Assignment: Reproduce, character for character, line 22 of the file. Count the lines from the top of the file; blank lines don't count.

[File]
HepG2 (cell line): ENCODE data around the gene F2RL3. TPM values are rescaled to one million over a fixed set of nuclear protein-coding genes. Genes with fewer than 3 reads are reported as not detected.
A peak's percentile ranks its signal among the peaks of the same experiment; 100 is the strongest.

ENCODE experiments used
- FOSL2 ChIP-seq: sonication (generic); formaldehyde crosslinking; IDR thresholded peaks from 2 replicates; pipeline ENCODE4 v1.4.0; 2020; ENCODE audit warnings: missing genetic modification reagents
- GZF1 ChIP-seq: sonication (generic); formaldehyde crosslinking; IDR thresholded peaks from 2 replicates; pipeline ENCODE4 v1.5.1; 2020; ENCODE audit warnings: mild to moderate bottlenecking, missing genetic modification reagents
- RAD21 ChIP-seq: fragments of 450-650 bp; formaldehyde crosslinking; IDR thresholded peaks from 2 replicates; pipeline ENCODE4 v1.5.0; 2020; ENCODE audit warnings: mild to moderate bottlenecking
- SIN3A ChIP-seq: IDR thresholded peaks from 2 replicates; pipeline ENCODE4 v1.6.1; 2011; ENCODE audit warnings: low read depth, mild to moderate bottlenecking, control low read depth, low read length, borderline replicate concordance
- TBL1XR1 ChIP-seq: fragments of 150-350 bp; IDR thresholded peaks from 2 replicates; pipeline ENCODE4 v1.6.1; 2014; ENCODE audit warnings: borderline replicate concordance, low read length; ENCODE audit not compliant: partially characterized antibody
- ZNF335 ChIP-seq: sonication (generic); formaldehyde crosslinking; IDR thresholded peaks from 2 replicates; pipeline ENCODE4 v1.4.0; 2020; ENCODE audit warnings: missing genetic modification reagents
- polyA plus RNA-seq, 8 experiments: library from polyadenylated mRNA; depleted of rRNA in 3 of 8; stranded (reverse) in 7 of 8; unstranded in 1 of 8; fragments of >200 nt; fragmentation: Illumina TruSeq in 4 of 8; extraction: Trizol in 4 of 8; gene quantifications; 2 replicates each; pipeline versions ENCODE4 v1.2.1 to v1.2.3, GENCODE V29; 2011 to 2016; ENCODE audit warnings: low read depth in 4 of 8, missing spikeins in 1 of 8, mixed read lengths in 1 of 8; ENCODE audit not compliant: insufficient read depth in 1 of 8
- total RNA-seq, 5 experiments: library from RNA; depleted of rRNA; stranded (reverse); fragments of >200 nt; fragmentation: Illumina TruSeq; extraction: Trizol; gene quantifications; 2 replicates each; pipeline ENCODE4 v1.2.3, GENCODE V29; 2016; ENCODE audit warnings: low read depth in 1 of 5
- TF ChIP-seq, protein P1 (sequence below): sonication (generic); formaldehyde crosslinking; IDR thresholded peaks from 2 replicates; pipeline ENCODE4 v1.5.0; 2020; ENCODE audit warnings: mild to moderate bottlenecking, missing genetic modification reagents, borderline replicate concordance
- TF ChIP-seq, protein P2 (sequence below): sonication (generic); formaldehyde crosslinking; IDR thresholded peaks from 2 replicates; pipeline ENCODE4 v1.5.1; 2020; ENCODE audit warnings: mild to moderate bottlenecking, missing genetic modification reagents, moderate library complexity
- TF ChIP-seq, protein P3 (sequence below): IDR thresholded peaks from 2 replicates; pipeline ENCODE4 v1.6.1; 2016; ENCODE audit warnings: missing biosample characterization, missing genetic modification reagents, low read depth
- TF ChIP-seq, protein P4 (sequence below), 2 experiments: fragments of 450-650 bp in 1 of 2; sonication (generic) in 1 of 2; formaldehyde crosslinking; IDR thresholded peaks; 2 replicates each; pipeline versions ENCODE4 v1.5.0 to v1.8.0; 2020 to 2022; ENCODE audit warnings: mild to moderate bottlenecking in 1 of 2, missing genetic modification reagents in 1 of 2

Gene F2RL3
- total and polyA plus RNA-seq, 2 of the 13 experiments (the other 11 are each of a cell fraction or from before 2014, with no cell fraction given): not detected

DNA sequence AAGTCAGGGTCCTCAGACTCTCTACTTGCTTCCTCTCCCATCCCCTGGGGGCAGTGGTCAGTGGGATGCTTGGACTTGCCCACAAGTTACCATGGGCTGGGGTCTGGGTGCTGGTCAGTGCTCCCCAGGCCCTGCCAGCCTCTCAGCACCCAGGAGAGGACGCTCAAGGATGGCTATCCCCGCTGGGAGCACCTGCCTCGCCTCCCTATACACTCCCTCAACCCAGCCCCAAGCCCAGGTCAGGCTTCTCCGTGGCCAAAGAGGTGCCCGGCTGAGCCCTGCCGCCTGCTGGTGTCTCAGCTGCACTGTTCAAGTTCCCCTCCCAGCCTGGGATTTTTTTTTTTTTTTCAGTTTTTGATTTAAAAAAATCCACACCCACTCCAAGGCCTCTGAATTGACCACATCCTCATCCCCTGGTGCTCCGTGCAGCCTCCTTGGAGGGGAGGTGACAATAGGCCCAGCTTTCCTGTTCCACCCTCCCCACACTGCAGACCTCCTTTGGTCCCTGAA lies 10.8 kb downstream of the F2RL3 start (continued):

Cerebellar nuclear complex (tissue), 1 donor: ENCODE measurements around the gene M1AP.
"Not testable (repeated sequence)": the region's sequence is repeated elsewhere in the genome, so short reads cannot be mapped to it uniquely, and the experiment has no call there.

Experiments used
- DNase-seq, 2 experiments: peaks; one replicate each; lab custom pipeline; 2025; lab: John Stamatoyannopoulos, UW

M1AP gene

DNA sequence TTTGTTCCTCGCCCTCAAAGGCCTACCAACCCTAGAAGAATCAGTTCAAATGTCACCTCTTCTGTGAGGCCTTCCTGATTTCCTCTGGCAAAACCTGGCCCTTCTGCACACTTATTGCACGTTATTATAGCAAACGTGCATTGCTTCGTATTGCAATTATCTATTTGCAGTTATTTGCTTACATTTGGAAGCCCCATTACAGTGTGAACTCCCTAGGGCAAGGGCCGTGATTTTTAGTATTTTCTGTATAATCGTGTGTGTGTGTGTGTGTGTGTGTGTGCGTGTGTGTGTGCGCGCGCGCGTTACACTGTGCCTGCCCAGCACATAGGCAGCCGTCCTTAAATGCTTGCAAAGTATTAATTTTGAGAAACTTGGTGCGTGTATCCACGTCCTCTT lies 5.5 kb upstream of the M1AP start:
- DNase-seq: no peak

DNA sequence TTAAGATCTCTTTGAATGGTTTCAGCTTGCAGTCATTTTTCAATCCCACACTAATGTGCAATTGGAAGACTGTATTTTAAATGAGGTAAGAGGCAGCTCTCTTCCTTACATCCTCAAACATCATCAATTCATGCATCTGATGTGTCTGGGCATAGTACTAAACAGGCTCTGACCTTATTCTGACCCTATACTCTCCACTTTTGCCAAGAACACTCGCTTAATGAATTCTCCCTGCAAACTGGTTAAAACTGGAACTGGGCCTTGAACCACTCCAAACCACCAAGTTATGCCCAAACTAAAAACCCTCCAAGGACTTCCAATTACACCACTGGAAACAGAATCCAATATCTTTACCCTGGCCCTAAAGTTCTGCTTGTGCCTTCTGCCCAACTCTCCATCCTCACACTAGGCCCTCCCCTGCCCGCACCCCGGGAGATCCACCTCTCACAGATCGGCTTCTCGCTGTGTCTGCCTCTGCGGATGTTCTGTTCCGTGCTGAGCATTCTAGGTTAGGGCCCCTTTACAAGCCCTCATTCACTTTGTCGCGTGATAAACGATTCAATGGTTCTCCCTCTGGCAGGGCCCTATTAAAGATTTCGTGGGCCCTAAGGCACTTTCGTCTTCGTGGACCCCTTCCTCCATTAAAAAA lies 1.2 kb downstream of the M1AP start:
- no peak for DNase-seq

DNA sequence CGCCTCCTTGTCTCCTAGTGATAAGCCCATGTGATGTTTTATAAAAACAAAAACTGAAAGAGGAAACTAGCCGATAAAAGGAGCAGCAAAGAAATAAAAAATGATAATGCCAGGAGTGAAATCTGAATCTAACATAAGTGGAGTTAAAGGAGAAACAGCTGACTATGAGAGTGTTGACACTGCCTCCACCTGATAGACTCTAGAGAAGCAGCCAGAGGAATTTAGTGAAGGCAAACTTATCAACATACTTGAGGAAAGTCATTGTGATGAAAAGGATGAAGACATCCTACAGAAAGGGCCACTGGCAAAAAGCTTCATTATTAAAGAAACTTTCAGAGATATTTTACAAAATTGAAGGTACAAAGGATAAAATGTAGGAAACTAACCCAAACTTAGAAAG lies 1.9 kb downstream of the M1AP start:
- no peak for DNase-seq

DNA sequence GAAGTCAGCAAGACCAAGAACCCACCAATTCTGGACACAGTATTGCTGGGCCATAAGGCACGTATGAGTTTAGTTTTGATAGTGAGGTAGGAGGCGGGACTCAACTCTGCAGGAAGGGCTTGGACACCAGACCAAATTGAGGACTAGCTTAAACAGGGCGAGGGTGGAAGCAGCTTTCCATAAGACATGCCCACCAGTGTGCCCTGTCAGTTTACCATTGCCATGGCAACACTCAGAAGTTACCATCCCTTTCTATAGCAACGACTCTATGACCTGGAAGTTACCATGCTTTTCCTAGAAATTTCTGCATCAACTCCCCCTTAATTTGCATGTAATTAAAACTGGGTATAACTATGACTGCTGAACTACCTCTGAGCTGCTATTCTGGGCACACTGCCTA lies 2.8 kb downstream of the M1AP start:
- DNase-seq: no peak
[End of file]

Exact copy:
- DNase-seq, 2 experiments: peaks; one replicate each; lab custom pipeline; 2025; lab: John Stamatoyannopoulos, UW